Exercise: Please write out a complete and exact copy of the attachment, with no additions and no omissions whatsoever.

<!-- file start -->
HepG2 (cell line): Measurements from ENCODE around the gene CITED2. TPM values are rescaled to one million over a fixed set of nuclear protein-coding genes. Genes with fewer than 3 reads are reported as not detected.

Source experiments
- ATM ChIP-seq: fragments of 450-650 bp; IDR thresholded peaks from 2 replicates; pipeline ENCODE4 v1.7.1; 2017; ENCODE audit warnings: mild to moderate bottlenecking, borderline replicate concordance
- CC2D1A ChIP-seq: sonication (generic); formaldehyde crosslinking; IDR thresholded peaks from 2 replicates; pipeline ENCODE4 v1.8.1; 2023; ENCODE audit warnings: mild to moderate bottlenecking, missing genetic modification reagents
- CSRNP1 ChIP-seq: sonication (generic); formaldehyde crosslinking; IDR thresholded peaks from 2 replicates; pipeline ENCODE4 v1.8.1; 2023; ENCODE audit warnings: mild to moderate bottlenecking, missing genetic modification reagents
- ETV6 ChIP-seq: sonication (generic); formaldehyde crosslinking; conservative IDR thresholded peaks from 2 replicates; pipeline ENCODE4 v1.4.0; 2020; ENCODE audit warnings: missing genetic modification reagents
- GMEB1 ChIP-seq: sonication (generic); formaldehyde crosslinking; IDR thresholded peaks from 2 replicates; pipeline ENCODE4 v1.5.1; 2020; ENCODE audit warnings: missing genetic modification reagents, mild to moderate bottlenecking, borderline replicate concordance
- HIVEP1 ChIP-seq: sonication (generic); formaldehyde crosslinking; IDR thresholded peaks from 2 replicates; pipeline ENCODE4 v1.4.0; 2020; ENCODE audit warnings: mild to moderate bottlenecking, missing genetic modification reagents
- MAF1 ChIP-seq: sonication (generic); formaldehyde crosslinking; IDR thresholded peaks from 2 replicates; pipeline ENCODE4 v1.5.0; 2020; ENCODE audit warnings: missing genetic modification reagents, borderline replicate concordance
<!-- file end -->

HepG2 (cell line): Measurements from ENCODE around the gene CITED2. TPM values are rescaled to one million over a fixed set of nuclear protein-coding genes. Genes with fewer than 3 reads are reported as not detected.

Source experiments
- ATM ChIP-seq: fragments of 450-650 bp; IDR thresholded peaks from 2 replicates; pipeline ENCODE4 v1.7.1; 2017; ENCODE audit warnings: mild to moderate bottlenecking, borderline replicate concordance
- CC2D1A ChIP-seq: sonication (generic); formaldehyde crosslinking; IDR thresholded peaks from 2 replicates; pipeline ENCODE4 v1.8.1; 2023; ENCODE audit warnings: mild to moderate bottlenecking, missing genetic modification reagents
- CSRNP1 ChIP-seq: sonication (generic); formaldehyde crosslinking; IDR thresholded peaks from 2 replicates; pipeline ENCODE4 v1.8.1; 2023; ENCODE audit warnings: mild to moderate bottlenecking, missing genetic modification reagents
- ETV6 ChIP-seq: sonication (generic); formaldehyde crosslinking; conservative IDR thresholded peaks from 2 replicates; pipeline ENCODE4 v1.4.0; 2020; ENCODE audit warnings: missing genetic modification reagents
- GMEB1 ChIP-seq: sonication (generic); formaldehyde crosslinking; IDR thresholded peaks from 2 replicates; pipeline ENCODE4 v1.5.1; 2020; ENCODE audit warnings: missing genetic modification reagents, mild to moderate bottlenecking, borderline replicate concordance
- HIVEP1 ChIP-seq: sonication (generic); formaldehyde crosslinking; IDR thresholded peaks from 2 replicates; pipeline ENCODE4 v1.4.0; 2020; ENCODE audit warnings: mild to moderate bottlenecking, missing genetic modification reagents
- MAF1 ChIP-seq: sonication (generic); formaldehyde crosslinking; IDR thresholded peaks from 2 replicates; pipeline ENCODE4 v1.5.0; 2020; ENCODE audit warnings: missing genetic modification reagents, borderline replicate concordance